You can file for Chapter 13 bankruptcy, but if your Plan doesn’t do what it needs to do then your case will fail.

If you’re thinking about Chapter 13 bankruptcy, you’re probably looking to deal with some debts that can’t be handled in a Chapter 7 bankruptcy.

Foreclosures, tax debts, car loans and other issues can be resolved in a Chapter 13 Plan, which is exactly why most people opt for that solution.

But if the Plan doesn’t meet the feasibility test, you’re not going to go very far.

Here’s what it means, and how to navigate the rocky waters of feasibility.

The Requirements Of Your Chapter 13 Plan

When you file for Chapter 13 bankruptcy, your Plan must provide for certain payments to be made to your creditors.

Those payments need to meet or exceed the amount they’d get if you were to file for Chapter 7 bankruptcy and have to sell some of your property.

Those payments must be enough to catch up on your arrears to secured creditors, and to repay your priority debts in full.

Those payments must be made – if they are, the Plan itself passes muster.

The Disconnect Of Your Financial Situation

If your Chapter 13 Plan must provide for payments of a certain amount of money each month for 60 months, you need to show that you’ve got enough money to make those payments.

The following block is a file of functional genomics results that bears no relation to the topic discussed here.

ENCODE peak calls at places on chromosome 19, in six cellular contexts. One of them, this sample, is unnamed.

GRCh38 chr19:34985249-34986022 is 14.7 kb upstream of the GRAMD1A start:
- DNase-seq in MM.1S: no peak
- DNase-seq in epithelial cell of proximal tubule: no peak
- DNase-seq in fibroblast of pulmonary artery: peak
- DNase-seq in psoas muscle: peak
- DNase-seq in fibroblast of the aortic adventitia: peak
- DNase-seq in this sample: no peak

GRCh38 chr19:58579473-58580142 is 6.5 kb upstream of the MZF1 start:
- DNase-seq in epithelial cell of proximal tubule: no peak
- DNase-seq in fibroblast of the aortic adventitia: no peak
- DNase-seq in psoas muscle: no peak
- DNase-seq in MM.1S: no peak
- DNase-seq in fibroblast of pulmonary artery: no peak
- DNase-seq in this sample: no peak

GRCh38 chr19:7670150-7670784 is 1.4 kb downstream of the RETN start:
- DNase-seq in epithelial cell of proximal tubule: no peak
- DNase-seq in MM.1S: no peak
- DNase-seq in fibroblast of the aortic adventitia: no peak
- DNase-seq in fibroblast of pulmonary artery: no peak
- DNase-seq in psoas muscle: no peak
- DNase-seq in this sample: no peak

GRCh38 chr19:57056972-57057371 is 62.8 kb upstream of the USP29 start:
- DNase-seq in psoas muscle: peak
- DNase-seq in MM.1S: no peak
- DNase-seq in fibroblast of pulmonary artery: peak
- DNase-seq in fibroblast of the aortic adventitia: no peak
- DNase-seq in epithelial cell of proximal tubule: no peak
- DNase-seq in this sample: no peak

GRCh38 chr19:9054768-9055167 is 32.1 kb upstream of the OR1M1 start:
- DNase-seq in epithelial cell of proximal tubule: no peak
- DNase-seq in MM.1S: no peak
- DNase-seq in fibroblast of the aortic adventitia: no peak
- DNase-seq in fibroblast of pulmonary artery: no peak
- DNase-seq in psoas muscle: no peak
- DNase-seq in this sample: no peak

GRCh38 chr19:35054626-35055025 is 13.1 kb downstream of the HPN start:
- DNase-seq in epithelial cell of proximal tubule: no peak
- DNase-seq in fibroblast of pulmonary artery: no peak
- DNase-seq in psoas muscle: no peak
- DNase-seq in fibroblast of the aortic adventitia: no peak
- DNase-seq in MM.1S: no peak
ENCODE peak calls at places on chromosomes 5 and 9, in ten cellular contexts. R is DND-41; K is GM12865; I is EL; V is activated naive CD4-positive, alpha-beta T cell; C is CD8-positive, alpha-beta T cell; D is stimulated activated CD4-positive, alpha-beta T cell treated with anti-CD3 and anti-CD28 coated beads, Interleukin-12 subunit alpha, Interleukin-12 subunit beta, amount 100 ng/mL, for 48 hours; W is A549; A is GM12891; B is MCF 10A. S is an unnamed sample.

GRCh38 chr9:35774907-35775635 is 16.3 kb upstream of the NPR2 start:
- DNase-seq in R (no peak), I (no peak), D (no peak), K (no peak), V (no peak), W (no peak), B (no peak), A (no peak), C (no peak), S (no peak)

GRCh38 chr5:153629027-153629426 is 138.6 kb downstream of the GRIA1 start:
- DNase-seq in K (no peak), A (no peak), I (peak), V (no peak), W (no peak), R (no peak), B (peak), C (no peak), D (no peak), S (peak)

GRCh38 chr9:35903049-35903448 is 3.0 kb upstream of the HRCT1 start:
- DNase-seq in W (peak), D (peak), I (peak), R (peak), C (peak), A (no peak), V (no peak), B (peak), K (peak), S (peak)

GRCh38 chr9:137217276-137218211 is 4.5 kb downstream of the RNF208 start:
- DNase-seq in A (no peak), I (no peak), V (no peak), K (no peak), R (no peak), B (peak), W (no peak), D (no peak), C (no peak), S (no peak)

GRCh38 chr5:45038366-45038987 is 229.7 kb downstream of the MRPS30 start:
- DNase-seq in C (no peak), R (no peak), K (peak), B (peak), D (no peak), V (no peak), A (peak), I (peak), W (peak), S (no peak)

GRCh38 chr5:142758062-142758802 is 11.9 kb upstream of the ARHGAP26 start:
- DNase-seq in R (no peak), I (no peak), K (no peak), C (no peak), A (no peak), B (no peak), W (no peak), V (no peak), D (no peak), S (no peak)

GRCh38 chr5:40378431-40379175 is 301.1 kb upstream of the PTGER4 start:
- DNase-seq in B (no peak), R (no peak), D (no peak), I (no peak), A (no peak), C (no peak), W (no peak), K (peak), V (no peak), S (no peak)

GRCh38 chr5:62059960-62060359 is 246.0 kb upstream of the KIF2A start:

Your income less your expenses must provide for the ability to fund your Plan.

If you can’t make the payments based on your own income and expenses, you’ve got a problem.

If you can make the payments but your expenses don’t seem realistic, you’ve got the same problem.

That problem, when given a legal name, is that your Plan does not meet the feasibility test.

Fix The Problem By Thinking Ahead

One way I fix the problem of not meeting the feasibility test is by attacking it before the bankruptcy case is filed.

Verify the income, verify the expenses, and make sure there’s enough left over for the Plan payments.

If there’s not enough left over, we’ve got a few options:

  1. make more money to increase your income;
  2. reduce some of your expenses; or
  3. find someone to contribute to your Chapter 13 Plan.

As to the first and second option, it’s often easier said than done. You can’t make more money by snapping your fingers, and some expenses simply won’t budge.

That’s usually why the third option is the winner. We get a spouse or parent to sign an affidavit indicating that they’ll contribute a certain amount of money per month towards the Plan payments, get some backup documentation, and we’re on the road to passing the feasibility test.

Is it easy? No. But if you want your Chapter 13 Plan to succeed, you’ve got to take matters into your own hands.

Image credit:  giumaiolini